As a couple members of our altar guild changed the frontal on the altar from white to green after Trinity Sunday, one of them noted that they would not have to change the frontal again until almost the end of time. That was a bit of an exaggeration, but the Season After Pentecost, also known as Ordinary Time, is the longest season of the year.

I prefer to call this time of year the Season After Pentecost for a couple of reasons. First, the term, Ordinary Time, sounds as though nothing is happening. I realize that the “Ordinary” of Ordinary Time does not mean that this time is without any distinction. Rather, “Ordinary” refers to “Ordinal” meaning that each week of Ordinary Time is numbered. However, when most people hear the church name this season Ordinary Time, they think it is a time when nothing special is happening. The truth is a lot is happening during this time.

I also prefer to call this season the Season After Pentecost because it reminds me that the effects of Pentecost continue to bring life and growth to the church. Pentecost was not a one and done event. It was unique in the way the Holy Spirit was made visible in the church. Every single one of Jesus’ disciples proclaimed the gospel in a language they did not know. Something like a tongue of fire descended on each of the disciples present in Jerusalem that day. As far as I know, nothing exactly like that has happened since that day.

Although nothing exactly like that is recorded in the rest of the Acts of the Apostles, Luke makes it clear that the Holy Spirit remained active in the church. The Holy Spirit was active in some very visible ways. For example, at the opening of the Third Chapter of Acts, Peter healed a man who had been disabled from his birth. In several places, the Holy Spirit was poured out on Gentiles, and they began to speak in languages they did not previously know.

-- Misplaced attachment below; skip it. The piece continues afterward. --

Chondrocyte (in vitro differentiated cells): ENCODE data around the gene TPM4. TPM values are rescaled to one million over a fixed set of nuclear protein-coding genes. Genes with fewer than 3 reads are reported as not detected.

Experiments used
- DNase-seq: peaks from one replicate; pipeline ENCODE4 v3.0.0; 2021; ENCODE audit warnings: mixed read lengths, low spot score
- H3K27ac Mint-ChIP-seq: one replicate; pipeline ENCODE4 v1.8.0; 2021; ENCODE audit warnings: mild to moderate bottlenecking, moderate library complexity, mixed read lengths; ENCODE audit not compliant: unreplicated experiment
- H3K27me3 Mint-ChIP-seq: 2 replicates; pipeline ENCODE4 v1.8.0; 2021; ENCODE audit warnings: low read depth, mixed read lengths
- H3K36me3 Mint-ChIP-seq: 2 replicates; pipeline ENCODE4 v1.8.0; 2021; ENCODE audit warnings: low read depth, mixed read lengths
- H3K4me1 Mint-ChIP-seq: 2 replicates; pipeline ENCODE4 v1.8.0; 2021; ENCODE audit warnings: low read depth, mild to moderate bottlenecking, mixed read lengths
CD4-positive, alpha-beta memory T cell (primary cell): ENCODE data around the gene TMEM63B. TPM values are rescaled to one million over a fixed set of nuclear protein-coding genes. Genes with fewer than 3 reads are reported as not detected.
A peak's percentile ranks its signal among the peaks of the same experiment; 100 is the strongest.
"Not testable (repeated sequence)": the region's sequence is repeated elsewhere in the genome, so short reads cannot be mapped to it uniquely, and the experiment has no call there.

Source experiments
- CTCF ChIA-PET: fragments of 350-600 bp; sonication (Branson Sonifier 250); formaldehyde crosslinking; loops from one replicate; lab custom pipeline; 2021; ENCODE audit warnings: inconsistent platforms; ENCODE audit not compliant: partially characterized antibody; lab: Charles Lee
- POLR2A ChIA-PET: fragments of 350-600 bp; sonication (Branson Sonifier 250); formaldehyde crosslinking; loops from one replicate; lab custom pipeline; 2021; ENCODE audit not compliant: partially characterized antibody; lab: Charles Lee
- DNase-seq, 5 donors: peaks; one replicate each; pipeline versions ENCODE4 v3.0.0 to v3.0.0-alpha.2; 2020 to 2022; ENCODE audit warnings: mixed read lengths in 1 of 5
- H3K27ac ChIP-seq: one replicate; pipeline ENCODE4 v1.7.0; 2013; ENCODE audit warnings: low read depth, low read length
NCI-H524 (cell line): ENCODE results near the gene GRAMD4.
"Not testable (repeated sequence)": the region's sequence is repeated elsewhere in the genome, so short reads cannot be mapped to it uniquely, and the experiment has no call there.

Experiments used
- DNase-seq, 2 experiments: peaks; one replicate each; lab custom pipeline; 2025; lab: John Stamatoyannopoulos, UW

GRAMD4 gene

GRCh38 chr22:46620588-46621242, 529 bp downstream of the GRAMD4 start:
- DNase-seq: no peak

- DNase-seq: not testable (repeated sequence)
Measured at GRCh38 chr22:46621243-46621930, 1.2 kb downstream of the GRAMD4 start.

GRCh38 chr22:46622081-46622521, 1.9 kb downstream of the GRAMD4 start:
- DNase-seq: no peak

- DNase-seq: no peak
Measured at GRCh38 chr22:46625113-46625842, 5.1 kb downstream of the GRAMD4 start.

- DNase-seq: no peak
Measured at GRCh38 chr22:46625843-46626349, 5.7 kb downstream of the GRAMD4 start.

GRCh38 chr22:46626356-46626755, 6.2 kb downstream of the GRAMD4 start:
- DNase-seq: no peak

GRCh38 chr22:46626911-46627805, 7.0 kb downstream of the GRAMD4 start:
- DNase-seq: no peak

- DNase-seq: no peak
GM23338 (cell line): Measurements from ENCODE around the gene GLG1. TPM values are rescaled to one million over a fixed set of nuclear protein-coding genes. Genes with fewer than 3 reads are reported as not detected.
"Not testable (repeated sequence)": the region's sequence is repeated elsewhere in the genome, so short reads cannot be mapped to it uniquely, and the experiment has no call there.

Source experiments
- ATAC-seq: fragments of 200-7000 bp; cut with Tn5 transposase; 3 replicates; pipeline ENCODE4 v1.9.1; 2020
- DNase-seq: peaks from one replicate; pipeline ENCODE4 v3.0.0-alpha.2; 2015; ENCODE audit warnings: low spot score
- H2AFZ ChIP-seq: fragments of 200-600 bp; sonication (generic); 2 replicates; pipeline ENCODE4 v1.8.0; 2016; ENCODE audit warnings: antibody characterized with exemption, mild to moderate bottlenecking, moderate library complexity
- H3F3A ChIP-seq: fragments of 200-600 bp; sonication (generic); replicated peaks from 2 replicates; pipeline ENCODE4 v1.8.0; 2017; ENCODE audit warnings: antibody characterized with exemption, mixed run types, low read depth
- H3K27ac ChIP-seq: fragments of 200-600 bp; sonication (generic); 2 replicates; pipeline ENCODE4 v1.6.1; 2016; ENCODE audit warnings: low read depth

The Holy Spirit was also active in ways that might have been a little easier to miss. At the end of the Second Chapter of Acts, there is a phrase that is often seen as a footnote. Luke wrote, “And the Lord added to their [the church’s] number day by day those who were being saved.” (Acts 2:47b)

It was the Holy Spirit who added to the number of those who were being saved. That is one reason the color green is appropriate for the Season After Pentecost. It is a color of life and growth. The Holy Spirit continues to be active in the church, bringing life and growth. Sometimes the Holy Spirit does this in ways that are very visible. Often the Holy Spirit does this in ways that we might miss if we are not looking for them.

Every time a person is added to the number of the church, it is like Pentecost has been brought forward into our own day. As St. Paul wrote, “No one can say, ‘Jesus is Lord,’ except by the Holy Spirit. A couple of weeks ago, when several churches from the community joined together for Vacation Bible School, that was the work of the Holy Spirit. There was a time when Methodists, Episcopalians, Congregationalists, and Presbyterians would not have much to do with each other. The Holy Spirit is at work bringing healing to our divisions in the church.

As we continue to observe this Season After Pentecost, take time to look for the ways the Holy Spirit is still at work in the church. Then join in the work that the Holy Spirit has begun.

 

Rev. RJ Johnson is a rector with St. Peter’s Episcopal Church.